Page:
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08/12/2017 06:50 AM



TOUGH GUYS (have feelings too)!

It's not always easy being a tough guy... You might not think it, but tough guys have feelings too. Even when they're with their best friends, or when they're on top of the world, not everything works out. This can be very frustrating. 

Our book of the week with week is Keith Negley's wonderful picture book Tough Guys (Have feelings too)

Feeling bad or feeling sad or feeling uncertain or feeling not-very-confident are feelings that everyone has (even tough guys). 

Everyone has feelings (well, almost everyone). 

>> Tough guys can read this book too

>> Are boys more likely to show their feelings these days than in the 1970s

>> The Cure.





08/05/2017 02:31 PM


The earth moves according to its geological time, while upon it the lives and times of humans move by different rhythms. One house is the place where these forces interact. Fiona Farrell's new novel Decline and Fall on Savage Street, tracing the lives in one house through the twentieth century to the Christchurch earthquakes, is this week's Book of the Week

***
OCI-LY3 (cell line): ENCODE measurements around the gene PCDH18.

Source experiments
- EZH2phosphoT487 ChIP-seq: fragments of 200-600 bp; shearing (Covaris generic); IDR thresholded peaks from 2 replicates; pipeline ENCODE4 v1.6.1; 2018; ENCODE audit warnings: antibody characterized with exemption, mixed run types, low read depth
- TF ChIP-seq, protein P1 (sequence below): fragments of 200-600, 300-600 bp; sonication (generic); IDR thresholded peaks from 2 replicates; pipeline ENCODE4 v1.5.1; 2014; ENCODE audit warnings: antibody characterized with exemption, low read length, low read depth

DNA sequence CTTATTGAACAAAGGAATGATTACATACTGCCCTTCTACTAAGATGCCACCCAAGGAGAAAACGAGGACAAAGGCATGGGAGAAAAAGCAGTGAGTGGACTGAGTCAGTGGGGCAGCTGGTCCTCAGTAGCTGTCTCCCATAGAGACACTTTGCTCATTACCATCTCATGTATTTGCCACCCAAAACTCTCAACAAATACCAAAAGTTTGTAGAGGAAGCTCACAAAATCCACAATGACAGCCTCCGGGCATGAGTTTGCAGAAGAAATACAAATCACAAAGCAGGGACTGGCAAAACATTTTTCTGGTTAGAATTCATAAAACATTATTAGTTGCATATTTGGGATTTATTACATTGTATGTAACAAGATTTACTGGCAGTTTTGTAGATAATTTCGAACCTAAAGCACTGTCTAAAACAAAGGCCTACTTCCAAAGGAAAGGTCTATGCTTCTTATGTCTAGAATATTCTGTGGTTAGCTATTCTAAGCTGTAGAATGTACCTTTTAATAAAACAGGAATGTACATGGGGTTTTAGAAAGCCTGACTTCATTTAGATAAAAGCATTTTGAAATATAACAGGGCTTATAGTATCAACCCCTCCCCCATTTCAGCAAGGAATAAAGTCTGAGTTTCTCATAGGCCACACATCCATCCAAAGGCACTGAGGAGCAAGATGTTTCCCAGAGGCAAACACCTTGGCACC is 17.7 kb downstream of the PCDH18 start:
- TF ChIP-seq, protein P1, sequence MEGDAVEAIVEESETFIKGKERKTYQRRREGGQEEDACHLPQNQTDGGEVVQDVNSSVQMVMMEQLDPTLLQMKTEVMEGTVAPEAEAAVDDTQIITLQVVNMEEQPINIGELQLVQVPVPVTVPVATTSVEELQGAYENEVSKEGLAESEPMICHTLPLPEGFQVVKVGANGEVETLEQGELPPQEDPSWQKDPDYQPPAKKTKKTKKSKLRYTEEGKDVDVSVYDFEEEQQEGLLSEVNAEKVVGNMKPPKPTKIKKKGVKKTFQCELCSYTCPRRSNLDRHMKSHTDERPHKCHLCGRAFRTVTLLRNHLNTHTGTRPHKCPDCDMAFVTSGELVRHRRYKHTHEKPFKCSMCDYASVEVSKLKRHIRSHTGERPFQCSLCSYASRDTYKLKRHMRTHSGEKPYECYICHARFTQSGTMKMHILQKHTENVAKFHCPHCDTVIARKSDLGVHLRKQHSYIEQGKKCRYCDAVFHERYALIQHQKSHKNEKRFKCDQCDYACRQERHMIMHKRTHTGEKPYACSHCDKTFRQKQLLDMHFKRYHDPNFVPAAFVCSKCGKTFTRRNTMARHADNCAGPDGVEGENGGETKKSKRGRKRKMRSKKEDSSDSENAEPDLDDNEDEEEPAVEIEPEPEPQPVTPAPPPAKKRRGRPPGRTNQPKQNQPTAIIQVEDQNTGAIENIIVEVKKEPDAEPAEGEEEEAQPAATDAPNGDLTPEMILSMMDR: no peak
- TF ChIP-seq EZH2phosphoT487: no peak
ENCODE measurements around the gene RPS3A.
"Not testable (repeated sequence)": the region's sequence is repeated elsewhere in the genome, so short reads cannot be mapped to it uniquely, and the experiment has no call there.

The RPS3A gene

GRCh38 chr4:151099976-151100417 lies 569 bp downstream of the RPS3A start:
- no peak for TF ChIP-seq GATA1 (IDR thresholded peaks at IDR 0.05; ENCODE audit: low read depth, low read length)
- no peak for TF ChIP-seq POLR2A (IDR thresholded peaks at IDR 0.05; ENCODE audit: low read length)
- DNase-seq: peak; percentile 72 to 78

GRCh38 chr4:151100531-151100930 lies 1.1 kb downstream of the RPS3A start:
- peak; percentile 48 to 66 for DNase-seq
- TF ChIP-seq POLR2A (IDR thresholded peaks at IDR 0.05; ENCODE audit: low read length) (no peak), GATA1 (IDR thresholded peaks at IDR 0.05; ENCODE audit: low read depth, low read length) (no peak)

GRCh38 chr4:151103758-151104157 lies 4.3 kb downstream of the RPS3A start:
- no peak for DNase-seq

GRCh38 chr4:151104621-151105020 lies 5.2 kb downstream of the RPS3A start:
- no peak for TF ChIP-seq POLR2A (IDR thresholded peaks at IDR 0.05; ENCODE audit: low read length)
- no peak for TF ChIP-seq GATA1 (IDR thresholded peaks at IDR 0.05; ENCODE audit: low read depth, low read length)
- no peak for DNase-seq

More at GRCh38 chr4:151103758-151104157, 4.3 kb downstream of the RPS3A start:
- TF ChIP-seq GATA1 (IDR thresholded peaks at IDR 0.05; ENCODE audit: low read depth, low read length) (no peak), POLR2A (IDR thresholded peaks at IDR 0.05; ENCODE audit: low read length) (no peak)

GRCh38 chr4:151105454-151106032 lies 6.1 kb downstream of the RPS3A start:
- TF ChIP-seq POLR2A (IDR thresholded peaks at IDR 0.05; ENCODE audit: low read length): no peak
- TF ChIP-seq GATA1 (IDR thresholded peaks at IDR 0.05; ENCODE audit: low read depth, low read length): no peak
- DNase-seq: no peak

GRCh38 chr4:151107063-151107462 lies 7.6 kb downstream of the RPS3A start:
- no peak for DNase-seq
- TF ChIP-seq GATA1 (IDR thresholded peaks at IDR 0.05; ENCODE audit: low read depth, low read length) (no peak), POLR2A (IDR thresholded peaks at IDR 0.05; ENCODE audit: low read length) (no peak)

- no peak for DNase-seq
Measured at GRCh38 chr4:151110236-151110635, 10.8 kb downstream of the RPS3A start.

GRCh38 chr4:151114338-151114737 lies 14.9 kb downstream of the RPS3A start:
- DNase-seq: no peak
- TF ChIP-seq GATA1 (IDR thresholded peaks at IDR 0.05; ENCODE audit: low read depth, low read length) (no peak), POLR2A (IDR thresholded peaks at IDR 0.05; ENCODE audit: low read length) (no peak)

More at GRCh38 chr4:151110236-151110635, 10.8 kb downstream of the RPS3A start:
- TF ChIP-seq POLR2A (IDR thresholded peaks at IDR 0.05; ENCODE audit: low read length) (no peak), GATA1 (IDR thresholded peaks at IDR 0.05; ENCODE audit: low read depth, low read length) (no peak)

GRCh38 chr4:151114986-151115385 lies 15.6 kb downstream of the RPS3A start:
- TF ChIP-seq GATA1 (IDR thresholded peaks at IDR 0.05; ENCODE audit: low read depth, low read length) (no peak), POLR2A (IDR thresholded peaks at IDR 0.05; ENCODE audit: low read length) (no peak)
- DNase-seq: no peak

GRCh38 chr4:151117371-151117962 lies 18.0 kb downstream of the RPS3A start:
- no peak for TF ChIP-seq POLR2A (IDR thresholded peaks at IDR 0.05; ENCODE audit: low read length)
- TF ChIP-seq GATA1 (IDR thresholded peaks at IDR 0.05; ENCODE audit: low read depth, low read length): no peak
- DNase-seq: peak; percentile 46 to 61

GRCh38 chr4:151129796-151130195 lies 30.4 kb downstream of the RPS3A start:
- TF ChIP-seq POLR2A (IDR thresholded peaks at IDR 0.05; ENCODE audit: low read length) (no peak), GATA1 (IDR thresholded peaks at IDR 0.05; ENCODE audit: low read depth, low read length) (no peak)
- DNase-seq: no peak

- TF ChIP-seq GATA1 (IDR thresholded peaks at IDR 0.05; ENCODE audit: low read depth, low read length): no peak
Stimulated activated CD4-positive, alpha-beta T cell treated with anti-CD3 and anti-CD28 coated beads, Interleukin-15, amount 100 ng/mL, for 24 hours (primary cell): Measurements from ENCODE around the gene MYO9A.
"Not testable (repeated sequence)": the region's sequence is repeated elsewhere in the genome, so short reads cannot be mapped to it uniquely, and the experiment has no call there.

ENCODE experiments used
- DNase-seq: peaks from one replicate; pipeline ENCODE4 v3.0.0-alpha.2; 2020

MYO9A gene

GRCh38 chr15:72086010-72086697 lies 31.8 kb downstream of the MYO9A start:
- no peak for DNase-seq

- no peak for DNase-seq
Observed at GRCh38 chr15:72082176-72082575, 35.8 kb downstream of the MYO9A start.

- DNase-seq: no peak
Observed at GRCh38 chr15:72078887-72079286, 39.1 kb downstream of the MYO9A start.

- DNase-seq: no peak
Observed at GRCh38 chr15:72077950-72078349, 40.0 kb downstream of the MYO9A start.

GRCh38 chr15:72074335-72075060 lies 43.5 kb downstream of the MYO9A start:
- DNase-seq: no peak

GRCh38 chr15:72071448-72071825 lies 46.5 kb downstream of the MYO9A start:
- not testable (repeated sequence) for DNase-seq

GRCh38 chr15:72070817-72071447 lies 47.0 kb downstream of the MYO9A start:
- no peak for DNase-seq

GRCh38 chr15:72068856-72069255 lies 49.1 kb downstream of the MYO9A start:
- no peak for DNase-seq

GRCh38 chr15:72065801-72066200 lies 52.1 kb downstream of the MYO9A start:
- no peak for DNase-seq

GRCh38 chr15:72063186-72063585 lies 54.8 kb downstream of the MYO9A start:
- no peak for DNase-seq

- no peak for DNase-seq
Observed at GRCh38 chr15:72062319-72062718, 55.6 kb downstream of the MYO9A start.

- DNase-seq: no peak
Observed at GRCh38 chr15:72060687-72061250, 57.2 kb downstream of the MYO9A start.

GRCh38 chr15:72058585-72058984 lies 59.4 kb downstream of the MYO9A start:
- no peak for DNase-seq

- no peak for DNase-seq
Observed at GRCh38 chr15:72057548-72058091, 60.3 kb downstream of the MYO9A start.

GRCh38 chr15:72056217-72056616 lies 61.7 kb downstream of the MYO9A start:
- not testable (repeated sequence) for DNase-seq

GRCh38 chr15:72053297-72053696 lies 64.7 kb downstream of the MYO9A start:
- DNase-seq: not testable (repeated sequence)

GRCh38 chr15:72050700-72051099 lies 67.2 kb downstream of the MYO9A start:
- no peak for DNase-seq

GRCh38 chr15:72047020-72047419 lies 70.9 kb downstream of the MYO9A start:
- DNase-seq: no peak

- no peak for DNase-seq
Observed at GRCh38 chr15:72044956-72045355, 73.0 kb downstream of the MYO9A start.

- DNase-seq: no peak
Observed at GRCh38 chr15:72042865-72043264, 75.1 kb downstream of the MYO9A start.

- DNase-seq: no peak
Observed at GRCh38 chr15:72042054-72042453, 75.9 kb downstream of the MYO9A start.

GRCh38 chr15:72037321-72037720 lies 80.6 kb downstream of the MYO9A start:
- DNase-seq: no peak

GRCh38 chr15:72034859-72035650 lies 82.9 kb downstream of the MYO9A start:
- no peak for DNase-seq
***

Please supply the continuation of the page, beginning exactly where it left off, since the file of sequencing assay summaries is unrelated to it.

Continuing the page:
>> Read Stella's review

>> Extracts

>> Fiona Farrell on 'Standing Room Only': Sunday 6.8.17, 1:45

>> The author on writing the book

>> "Writing big" (whatever that means). 

>> A white-hot response

>> What makes a city a city? 

>> Fiona's writing day

>> Naughty reading secrets

07/29/2017 12:22 PM



"How to tell a shattered story? By slowly becoming everybody. No. By slowly becoming everything."
This week's Book of the Week is Arundhati Roy's long-anticipated second novel The Ministry of Utmost Happiness

>> Read an extract

>> And another extract

>> A strange and frightening dream

>> Fiction and politics. 

>> Roy returns to fiction, in fury

>> Interviewed on Democracy Now

>> "Black ants, pink crumbs."

>> The God of Small Things won the Booker Prize in 1997.

>> Can she win it again this year? 

>> Chatting with Rushdie (1997).

>> Other books by Roy

>> Why Roy thinks India is a corporate upper-caste state




07/22/2017 12:14 PM



Our Book of the Week this week is Anne Salmond's deeply thoughtful history Tears of Rangi: Experiments across worlds, published by Auckland University Press.